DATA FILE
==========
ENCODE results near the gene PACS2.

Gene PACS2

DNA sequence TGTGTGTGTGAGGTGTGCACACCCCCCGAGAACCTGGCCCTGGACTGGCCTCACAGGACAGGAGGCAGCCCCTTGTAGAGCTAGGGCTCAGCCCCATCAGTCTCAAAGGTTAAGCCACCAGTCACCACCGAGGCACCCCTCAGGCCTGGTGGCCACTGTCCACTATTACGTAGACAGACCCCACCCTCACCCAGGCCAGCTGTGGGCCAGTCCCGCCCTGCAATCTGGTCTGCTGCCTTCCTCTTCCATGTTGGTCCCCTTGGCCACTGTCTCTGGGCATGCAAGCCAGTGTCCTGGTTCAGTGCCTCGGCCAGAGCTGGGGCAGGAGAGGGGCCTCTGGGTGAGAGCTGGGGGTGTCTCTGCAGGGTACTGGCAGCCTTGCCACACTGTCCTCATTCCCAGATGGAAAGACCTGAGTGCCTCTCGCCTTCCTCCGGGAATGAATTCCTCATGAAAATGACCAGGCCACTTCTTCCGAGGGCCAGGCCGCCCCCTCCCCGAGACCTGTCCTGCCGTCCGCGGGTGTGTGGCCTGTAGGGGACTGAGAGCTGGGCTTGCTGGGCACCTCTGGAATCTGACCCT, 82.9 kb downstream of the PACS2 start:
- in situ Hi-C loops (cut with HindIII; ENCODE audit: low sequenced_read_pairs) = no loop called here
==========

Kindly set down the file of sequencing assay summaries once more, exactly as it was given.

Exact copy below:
ENCODE results near the gene PACS2.

Gene PACS2

DNA sequence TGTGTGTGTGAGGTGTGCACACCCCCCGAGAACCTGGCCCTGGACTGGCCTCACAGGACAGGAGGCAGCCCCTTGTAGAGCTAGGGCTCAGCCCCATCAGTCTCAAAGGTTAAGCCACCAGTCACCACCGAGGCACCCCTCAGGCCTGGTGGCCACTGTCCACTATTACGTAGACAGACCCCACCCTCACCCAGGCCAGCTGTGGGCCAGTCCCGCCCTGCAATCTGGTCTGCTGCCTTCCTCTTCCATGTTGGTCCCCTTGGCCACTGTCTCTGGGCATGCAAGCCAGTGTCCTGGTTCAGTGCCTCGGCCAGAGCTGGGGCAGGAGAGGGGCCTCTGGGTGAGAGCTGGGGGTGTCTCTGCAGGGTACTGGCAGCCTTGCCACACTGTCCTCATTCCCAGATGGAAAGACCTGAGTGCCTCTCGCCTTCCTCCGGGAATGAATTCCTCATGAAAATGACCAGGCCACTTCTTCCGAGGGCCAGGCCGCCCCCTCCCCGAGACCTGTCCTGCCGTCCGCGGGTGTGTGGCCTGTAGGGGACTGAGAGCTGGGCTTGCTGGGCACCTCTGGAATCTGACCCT, 82.9 kb downstream of the PACS2 start:
- in situ Hi-C loops (cut with HindIII; ENCODE audit: low sequenced_read_pairs) = no loop called here